The cyberattack that compromised the personal data of 1.25 million people at the Japan Pension Service last year was perpetrated using a similar type of virus to ones used in breaches at three other organizations, according to investigative sources.
The Metropolitan Police Department is analyzing related communication logs in an attempt to identify the sources of virus attacks.
According to the Japan Pension Service and others in the know, one of the agency’s personal computers was infected with a virus in May 2015 when an employee opened an file attached to an email message. That in turn sent out a large number virus-containing emails to other personnel working for the nation’s public pension system.
At the Tokyo Chamber of Commerce and Industry, personal data on 12,000 people may have been stolen using an email-infected computer virus, the business lobby said in June 2015. Also during the same month, the Petroleum Association of Japan confirmed a similar break-in.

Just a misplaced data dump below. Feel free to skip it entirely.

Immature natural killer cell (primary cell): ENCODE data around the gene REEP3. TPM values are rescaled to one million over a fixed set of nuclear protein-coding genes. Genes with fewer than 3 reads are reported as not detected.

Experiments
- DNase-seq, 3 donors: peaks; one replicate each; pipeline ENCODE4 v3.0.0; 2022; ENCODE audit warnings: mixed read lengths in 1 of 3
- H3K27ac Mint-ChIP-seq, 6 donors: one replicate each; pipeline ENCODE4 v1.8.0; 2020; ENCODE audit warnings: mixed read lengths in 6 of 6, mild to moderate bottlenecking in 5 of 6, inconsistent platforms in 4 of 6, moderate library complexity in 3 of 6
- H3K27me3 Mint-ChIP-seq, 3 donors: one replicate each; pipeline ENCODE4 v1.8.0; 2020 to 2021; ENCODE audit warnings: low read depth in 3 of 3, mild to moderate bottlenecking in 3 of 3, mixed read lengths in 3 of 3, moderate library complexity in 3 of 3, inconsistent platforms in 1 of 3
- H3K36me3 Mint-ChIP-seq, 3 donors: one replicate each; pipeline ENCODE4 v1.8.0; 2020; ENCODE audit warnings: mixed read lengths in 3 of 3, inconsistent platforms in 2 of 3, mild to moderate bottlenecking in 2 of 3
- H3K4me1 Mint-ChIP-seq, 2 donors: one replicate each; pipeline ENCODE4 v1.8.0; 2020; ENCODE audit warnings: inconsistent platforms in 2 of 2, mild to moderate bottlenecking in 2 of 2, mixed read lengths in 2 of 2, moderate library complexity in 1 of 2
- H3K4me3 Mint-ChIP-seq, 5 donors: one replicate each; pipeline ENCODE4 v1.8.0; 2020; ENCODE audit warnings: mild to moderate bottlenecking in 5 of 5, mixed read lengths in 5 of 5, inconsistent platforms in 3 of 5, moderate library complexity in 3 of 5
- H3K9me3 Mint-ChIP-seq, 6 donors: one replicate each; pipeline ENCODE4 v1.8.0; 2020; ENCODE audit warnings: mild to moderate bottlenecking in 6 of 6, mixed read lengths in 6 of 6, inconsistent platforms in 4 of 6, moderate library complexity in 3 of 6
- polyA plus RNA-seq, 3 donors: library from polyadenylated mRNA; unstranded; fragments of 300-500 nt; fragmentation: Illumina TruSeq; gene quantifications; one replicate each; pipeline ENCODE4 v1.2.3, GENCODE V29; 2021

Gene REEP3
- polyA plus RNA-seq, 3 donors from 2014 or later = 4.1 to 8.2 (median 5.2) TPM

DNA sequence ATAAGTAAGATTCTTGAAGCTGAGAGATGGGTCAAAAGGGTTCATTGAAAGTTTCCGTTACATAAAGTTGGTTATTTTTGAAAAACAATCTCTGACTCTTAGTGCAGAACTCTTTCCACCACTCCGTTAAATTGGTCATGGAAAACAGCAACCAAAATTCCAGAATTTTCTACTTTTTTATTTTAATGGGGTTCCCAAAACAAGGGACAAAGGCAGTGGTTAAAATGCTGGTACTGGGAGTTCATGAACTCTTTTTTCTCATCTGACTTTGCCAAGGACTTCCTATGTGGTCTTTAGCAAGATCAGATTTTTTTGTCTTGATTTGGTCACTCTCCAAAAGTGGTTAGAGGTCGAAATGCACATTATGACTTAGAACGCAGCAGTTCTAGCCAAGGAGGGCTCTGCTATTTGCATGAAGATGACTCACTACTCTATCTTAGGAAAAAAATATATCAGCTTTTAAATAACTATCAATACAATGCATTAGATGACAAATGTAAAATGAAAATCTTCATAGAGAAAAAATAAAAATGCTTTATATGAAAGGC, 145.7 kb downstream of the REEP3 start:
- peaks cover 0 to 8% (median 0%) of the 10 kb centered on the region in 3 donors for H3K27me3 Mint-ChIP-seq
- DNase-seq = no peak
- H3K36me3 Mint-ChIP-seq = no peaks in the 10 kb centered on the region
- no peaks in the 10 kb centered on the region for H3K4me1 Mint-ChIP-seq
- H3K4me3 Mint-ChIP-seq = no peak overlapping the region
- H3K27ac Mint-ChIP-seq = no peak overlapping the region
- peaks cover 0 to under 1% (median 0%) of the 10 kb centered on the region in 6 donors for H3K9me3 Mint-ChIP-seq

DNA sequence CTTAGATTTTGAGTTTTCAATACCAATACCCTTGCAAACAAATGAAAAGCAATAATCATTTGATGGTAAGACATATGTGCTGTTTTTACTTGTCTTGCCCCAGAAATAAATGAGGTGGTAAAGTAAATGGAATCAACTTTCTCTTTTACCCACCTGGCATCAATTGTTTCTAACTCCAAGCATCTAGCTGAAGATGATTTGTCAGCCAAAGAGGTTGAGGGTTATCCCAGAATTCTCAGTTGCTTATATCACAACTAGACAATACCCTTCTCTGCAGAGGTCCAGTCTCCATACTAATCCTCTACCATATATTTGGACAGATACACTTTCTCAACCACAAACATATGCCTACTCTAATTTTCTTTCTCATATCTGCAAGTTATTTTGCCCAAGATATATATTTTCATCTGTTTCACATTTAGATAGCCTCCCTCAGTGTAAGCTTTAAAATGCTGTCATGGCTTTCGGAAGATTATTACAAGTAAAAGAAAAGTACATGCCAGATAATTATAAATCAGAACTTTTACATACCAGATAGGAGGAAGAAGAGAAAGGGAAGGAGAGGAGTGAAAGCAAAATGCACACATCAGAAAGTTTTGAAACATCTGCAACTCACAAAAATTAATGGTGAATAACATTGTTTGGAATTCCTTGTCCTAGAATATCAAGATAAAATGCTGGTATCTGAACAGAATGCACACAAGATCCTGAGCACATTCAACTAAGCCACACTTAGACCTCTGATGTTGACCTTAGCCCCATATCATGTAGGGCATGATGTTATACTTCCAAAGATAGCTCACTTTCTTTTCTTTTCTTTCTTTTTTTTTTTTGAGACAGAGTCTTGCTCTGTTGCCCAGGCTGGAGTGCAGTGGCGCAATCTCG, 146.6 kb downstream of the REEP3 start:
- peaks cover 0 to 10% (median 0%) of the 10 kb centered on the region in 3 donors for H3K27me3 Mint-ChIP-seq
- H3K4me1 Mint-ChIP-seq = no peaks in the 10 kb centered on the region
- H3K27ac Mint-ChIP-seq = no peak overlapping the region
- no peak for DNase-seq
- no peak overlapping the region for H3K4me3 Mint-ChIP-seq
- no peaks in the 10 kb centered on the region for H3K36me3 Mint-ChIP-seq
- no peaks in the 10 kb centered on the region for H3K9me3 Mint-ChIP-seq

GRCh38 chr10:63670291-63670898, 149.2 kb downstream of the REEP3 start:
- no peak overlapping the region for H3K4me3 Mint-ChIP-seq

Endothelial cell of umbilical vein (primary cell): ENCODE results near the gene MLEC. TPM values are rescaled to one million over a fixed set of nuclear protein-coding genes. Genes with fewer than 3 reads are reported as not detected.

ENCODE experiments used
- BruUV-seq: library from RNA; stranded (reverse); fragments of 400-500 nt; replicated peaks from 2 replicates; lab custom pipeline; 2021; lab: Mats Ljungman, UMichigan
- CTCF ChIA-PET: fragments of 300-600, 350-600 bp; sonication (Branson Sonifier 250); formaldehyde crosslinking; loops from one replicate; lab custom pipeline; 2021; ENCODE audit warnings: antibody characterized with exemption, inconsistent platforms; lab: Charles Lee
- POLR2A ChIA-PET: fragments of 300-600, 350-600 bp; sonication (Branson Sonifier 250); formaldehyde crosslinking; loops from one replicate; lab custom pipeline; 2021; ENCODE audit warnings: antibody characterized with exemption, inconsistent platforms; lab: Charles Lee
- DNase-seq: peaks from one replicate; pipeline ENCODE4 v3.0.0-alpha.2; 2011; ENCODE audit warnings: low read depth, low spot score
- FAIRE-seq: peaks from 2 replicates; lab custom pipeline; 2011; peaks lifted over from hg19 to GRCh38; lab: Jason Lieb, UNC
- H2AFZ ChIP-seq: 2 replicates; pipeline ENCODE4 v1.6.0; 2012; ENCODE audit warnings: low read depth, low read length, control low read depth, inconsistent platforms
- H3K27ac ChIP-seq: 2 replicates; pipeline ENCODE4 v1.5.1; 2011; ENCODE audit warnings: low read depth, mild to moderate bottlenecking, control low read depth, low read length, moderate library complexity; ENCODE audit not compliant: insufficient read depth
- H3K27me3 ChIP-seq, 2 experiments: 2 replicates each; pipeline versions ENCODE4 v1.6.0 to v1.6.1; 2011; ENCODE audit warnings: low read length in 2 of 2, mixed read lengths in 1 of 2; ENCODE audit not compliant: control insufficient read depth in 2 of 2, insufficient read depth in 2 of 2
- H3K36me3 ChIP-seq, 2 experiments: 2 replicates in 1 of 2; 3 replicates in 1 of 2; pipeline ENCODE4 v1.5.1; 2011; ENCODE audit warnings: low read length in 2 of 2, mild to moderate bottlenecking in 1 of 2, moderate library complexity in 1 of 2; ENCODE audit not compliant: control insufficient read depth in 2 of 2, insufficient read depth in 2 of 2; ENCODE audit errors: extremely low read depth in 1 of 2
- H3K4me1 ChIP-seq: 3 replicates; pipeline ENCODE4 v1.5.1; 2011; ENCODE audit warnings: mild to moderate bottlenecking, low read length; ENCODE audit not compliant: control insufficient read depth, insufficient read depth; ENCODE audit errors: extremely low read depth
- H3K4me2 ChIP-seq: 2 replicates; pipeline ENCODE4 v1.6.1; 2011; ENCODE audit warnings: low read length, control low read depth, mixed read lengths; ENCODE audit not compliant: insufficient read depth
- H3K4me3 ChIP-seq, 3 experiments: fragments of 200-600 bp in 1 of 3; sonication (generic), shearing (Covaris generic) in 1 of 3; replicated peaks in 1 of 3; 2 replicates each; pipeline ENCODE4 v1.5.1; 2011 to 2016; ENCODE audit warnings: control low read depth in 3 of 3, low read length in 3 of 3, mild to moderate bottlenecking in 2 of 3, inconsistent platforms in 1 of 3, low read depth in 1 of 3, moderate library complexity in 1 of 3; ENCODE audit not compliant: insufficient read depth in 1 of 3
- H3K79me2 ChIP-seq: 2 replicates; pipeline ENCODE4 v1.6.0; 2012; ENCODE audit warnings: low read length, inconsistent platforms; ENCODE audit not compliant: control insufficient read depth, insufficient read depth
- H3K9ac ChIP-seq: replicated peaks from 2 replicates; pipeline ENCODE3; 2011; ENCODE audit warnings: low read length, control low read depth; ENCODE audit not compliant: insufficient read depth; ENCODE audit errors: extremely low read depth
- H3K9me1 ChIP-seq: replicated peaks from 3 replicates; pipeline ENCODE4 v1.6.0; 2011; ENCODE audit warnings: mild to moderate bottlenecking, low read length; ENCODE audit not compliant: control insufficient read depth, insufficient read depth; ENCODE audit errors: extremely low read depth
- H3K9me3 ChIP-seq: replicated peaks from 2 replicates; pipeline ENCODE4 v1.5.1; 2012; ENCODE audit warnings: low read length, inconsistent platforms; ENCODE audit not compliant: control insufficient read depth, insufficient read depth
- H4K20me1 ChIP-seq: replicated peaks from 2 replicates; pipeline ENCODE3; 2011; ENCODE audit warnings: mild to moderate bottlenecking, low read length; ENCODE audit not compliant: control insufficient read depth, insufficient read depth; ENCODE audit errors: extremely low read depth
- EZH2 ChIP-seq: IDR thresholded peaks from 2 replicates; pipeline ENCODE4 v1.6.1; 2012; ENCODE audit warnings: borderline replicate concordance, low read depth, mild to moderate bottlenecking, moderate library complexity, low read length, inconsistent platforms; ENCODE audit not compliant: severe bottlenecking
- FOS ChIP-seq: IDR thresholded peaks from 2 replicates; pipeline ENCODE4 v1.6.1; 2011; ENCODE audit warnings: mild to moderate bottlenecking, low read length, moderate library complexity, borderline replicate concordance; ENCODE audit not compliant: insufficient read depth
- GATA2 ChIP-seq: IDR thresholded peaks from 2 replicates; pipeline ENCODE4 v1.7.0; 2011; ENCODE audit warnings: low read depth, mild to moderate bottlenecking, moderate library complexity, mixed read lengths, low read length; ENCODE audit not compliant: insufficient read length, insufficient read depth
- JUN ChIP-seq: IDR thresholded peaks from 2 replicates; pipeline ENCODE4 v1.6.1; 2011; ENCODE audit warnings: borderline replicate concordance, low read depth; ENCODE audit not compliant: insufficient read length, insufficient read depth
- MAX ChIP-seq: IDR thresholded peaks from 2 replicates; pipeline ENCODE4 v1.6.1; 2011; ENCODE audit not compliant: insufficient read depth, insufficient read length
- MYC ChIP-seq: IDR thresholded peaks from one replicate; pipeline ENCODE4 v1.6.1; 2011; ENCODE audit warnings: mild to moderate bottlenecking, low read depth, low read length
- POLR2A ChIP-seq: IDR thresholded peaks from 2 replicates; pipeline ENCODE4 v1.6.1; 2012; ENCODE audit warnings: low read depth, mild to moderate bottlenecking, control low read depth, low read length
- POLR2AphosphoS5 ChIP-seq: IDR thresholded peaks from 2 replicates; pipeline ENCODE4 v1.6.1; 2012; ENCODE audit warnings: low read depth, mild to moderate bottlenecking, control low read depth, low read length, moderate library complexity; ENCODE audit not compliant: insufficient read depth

Then in July, it was revealed that the website of a labor ministry-designated public interest foundation was compromised so that visitors to the site would be infected with a virus.
In the Japan Pension Service incident, an infected PC had questionable communications with 20 servers in Japan and abroad including in the United States and Singapore.
The police found some of the data stolen from the Japan Pension Service in a server in Tokyo’s Minato Ward owned by a shipping company.